The position of the parts of our body.
    The motion of our body, and where we should be able to move (rom).
    Our equilibrium - whether the body is balanced or not.
    Your Base-Line muscles and conscious proprioception.
    conscious proprioception starts with your baseline pelvic floor and rectus abdominis muscles. our core pillar of strength that allows us to work through the tension and treat chronic pain and fibromyalgia naturally by regaining our full range of natural movement and feeling our Qi.
    To describe the position of something you need a reference.
    → The position of the rest of your body is relative to your Base-Line.
    To describe a motion (a change in position) a reference is also needed.
    → All movement should originate from your Base-Line.
    To be in equilibrium means to be balanced, but balanced around what?
    → Balance either side of the median plane.

  • sorry about the dodgy copy and paste formatting.
I do all of this on a daily basis. I learned how 50 years ago. The techniques for developing this evolved over hundreds of years before being passed on to me. I have a special name for it - kata
 

jobo

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I do all of this on a daily basis. I learned how 50 years ago. The techniques for developing this evolved over hundreds of years before being passed on to me. I have a special name for it - kata
That would only be so if your fighting in the same room as your practising kata, make the place bigger or smalers out obstacles in the way and do three steps nire or less than your kata and you kata awareness is of little use to you
 

isshinryuronin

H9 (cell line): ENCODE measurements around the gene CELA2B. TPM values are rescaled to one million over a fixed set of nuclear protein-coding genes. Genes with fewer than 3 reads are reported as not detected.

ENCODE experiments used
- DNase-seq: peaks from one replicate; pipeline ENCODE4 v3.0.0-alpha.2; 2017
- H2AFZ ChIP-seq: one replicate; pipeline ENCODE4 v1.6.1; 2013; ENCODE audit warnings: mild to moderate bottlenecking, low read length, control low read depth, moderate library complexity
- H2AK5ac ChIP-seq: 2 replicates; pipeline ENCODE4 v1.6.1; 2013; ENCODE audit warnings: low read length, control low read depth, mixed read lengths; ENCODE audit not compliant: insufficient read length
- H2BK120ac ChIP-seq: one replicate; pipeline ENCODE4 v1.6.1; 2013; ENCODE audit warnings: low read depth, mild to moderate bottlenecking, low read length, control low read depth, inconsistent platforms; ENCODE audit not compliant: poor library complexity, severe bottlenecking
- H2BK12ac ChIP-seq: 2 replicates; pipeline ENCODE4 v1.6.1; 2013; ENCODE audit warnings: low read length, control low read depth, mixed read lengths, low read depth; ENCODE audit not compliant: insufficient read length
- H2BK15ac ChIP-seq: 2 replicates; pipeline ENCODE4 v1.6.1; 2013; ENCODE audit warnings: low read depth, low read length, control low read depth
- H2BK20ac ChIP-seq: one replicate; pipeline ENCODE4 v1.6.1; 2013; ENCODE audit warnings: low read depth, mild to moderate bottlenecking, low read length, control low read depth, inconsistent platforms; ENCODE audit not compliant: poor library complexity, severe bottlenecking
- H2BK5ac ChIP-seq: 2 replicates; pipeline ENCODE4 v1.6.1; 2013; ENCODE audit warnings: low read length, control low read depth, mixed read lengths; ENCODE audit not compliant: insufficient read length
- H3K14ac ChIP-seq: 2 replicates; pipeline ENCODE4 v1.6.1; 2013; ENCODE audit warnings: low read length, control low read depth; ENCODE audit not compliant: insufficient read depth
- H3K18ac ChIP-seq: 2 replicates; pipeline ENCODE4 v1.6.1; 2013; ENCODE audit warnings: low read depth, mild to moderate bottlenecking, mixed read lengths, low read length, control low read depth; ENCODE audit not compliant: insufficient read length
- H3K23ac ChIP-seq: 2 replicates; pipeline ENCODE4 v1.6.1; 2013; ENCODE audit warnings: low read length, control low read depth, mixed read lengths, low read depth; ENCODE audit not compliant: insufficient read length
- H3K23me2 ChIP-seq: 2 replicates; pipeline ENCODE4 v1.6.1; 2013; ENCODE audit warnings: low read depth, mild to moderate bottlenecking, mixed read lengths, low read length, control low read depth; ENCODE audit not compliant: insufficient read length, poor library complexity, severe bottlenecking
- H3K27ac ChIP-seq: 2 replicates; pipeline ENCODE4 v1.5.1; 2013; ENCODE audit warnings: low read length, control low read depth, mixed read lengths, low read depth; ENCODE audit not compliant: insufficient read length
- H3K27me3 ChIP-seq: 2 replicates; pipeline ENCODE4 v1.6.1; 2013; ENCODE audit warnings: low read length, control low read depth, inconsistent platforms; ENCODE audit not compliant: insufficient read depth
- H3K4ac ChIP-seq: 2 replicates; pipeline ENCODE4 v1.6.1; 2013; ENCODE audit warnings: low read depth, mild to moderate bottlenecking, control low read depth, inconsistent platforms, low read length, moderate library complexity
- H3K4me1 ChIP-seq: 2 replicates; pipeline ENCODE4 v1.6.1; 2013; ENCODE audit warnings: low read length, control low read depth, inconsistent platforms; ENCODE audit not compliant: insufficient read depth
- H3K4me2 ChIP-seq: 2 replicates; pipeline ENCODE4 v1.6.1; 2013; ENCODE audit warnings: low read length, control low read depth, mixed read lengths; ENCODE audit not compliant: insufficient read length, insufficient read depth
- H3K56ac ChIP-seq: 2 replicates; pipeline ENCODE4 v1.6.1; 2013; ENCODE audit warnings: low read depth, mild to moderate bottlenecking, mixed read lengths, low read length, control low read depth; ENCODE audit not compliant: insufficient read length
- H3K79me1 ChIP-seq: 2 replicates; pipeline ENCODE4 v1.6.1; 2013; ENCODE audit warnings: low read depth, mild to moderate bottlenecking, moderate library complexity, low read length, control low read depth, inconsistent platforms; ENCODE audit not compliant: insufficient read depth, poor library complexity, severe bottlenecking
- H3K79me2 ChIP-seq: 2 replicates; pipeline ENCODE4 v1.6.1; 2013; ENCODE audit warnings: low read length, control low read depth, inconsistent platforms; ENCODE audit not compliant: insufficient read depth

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That would only be so if your fighting in the same room as your practising kata, make the place bigger or smalers out obstacles in the way and do three steps nire or less than your kata and you kata awareness is of little use to you[/QUOTE
You may not have a real understanding of kata. Many practitioners do not. It was not developed as a full length choreographed routine, but rather as a collection of individual/short series of techniques and positions combined together as a convenient method of training. Besides, I believe Leigh is speaking of internal biofeedback of one's own body position/dynamics, muscle memory, etc. in relation to itself. By having this body awareness and understanding the kata, one can easily adapt one's movement to allow its performance in any size space.
 

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no to develop high degree of proprioception: "The ability to sense the position of your body in space and compensate your movement accordingly

,your going to have to explore/ predict the limits of the area with out looking, otherwise known as banging into walls or going out of bounds and also predict the speed, trajectory and intersection with other movable components, say people. and be able to compensate your movements on the fly,,